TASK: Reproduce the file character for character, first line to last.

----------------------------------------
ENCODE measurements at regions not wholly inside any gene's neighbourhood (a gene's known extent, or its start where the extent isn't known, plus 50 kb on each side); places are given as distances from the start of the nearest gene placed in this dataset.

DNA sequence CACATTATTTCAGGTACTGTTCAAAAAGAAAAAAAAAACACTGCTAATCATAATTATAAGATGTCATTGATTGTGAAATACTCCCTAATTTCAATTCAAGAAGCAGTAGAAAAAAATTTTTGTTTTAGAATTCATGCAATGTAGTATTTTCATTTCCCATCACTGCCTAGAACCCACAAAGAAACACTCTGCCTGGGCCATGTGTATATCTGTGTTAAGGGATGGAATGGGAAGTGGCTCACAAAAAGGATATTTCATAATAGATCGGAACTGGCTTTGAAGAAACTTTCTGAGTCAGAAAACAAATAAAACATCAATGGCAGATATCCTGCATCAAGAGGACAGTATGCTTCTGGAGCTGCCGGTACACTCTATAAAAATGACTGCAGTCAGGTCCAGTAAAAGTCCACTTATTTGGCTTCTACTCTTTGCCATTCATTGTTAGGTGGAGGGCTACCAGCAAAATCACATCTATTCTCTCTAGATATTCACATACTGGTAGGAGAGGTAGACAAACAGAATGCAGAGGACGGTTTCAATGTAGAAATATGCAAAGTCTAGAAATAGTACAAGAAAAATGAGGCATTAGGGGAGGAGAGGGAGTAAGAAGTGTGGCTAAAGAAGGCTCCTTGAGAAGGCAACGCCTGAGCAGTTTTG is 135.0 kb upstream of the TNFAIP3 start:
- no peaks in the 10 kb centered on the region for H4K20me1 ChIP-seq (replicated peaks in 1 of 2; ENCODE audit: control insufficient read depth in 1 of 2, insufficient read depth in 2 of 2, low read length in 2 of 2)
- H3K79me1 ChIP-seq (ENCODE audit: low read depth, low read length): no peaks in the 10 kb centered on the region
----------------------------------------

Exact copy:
ENCODE measurements at regions not wholly inside any gene's neighbourhood (a gene's known extent, or its start where the extent isn't known, plus 50 kb on each side); places are given as distances from the start of the nearest gene placed in this dataset.

DNA sequence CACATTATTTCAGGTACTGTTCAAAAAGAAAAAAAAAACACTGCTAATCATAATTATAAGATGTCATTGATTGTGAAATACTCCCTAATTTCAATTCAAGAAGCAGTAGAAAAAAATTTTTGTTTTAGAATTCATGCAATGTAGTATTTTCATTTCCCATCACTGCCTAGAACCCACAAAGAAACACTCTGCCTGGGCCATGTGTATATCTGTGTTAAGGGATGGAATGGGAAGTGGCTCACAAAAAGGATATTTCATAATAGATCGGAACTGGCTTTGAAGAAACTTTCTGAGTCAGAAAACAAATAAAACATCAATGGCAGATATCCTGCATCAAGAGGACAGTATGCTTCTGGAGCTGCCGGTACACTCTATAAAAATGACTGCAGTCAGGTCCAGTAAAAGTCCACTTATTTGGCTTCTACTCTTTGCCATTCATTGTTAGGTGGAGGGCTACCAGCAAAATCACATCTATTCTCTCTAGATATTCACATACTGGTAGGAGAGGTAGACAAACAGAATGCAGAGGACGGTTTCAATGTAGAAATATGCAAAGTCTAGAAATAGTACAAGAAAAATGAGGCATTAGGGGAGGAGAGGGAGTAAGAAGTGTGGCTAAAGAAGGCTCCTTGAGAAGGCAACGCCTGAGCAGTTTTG is 135.0 kb upstream of the TNFAIP3 start:
- no peaks in the 10 kb centered on the region for H4K20me1 ChIP-seq (replicated peaks in 1 of 2; ENCODE audit: control insufficient read depth in 1 of 2, insufficient read depth in 2 of 2, low read length in 2 of 2)
- H3K79me1 ChIP-seq (ENCODE audit: low read depth, low read length): no peaks in the 10 kb centered on the region